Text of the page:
What You Need To Know
Ibiza is one of the Balearic islands in the Mediterranean Sea. It’s well-known for the lively nightlife scene in Ibiza Town and Sant Antoni, where major European nightclubs have summer outposts. It’s also home to quiet villages, yoga retreats and beaches, from Platja d’en Bossa, lined with hotels, bars and shops, to quieter sandy coves backed by pine-clad hills found all around the coastline.
Area: 220.5 mi²
- Ibiza uses the euro (EUR) as its official currency, with €1 equal to 100 cents. Notes are issued in the following denominations: 5, 10, 20, 50, 100, 200 and 500 euro. Coins are issued in 1, 2, 5, 10, 20, and 50 cents, and 1 and 2 euro denominations.
- You have three main ways of getting your euros – ATMs or cash machines (which all banks have, as do most supermarkets and small towns), cashing travelers cheques, or, exchanging your money inside a bank or at a bureau de change.
- For some reason, AmEx travelers checks are especially difficult to cash in Spain. If you really want to bring travelers checks, don’t bring AmEx.
- You can use your foreign credit or debit card in most stores and restaurants in Ibiza. However, in practice, many shops’ credit card machines are out of date and aren’t very good at accepting foreign cards. always carry enough cash just in case your card isn’t accepted.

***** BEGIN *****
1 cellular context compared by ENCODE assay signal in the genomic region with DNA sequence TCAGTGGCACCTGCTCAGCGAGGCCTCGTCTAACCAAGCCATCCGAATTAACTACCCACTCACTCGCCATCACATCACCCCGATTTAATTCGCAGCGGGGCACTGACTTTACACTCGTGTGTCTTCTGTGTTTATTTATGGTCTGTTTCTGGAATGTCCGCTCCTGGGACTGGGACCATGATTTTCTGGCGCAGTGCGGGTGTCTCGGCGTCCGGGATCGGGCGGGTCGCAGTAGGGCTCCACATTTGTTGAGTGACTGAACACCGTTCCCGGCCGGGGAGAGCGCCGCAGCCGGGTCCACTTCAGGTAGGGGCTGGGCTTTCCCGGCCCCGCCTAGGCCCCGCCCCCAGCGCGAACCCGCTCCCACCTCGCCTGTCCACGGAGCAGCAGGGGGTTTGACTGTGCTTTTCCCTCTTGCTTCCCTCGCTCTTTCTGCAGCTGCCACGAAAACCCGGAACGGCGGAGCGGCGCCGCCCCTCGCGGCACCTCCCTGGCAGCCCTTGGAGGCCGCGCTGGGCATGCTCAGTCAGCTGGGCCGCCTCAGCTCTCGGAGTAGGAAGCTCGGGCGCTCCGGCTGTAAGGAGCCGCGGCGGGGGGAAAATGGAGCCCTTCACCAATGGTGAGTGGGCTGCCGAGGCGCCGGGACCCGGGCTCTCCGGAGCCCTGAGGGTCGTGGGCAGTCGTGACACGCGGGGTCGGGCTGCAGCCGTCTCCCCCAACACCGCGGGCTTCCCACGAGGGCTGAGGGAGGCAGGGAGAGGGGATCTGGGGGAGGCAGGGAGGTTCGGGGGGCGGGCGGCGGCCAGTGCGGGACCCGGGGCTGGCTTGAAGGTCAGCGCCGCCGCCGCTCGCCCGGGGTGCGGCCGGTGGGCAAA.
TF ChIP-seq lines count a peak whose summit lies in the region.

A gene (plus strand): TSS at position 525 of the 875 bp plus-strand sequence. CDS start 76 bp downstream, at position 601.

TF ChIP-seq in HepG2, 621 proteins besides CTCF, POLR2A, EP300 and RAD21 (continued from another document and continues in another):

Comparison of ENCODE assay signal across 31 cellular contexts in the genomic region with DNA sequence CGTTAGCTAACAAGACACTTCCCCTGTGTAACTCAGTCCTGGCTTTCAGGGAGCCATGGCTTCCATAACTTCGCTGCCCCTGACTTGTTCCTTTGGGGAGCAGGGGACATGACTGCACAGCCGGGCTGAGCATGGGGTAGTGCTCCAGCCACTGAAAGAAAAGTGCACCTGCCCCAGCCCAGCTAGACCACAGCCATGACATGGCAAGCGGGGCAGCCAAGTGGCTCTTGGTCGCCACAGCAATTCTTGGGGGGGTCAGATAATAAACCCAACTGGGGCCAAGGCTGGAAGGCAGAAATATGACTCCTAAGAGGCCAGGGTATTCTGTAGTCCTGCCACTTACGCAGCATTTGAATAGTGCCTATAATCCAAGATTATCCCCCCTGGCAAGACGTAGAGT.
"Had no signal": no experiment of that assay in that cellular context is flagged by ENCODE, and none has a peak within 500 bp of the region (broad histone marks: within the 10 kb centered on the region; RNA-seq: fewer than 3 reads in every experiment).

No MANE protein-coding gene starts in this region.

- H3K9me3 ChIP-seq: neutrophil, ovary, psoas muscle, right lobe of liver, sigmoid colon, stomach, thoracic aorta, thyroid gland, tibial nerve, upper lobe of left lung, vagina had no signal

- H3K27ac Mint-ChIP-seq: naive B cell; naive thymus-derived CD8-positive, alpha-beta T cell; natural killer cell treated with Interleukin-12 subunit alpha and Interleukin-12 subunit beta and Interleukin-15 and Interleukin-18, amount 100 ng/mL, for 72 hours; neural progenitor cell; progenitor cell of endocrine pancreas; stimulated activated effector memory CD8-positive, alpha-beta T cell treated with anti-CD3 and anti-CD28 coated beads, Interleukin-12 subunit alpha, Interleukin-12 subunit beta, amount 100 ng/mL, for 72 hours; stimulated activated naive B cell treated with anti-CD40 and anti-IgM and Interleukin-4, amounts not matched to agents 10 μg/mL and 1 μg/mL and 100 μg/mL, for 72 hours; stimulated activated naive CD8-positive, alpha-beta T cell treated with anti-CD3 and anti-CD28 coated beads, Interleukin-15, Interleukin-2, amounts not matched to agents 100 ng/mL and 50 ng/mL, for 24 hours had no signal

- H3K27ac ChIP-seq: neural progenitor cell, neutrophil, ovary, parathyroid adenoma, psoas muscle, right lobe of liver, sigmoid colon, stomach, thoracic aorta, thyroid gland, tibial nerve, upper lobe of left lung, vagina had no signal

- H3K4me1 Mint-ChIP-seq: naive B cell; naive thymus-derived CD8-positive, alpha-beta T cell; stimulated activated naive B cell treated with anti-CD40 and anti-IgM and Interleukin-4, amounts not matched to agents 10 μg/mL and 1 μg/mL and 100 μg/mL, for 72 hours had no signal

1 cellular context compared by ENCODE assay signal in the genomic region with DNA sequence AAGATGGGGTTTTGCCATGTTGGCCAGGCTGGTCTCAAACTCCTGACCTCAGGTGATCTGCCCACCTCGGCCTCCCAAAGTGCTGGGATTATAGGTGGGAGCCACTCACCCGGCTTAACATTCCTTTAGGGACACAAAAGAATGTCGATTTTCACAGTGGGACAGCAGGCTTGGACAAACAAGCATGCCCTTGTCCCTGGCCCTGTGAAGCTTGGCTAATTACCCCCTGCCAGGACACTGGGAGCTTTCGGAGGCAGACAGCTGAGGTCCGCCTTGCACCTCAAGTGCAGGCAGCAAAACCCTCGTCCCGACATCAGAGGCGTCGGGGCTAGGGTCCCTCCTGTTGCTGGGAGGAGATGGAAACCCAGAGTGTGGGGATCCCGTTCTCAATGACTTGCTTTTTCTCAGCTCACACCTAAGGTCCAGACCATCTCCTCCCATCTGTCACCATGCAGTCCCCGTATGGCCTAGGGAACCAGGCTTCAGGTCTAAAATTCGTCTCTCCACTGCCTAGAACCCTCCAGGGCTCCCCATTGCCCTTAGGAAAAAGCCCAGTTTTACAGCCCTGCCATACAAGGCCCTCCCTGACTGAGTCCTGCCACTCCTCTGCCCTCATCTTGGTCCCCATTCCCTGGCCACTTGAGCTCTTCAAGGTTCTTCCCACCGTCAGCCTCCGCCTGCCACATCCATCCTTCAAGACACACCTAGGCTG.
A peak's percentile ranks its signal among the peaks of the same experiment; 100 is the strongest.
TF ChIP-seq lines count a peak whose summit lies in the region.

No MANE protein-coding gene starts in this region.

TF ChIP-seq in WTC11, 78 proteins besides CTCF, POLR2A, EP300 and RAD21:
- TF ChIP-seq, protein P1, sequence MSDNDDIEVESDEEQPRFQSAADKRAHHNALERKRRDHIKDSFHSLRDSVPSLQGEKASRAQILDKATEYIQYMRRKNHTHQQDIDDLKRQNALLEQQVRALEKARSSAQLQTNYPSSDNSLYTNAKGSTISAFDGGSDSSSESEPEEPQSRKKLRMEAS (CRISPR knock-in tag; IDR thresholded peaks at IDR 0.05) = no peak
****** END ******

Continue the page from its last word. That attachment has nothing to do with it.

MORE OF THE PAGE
Note: in Spain, it is a legal requirement to show photo ID – your driving license will do – when paying by card. This is in addition to signing the receipt which you always have to do (and also sometimes, typing in your PIN). However, many shops would rather take your money than risk losing business, so if you don’t have your passport/drivers license with you, it is sometimes possible to get them to accept your card anyway.
If you are looking for the best time to go to Ibiza you will first need to figure out why you are going. If you want wanting to avoid the huge crowds but still have good enough weather for the beaches and other activities ?you will want to visit Ibiza somewhere between the middle of April and the first week of June. In Ibiza the summer season and the first really warm beach days begin in May, with beautiful clear, sunny days and temperatures in the mid-twenties. Between the months of June and September, there is very little rainfall. In August and September the temperature rises to over 30 degrees Celsius (86° Fahrenheit). With water temperatures of 25º – 27º Celsius (77° – 81° Fahrenheit) .
While Castillian Spanish is the principle language of most of Spain, on Ibiza the official language is Catalan which has its own local dialect known as Ibicenco.
Health and security
- If you find yourself in a serious, life-threatening emergency, you should call 112. This number is free of charge and valid in all Spanish territories. The Spanish word for A&E department is “urgencias”.
Be aware that if you ask a hotel or travel representative to call a doctor, you may be treated privately. If you wish to be treated under the public system you must call 112 and ask for an ambulance to take you to the nearest public hospital.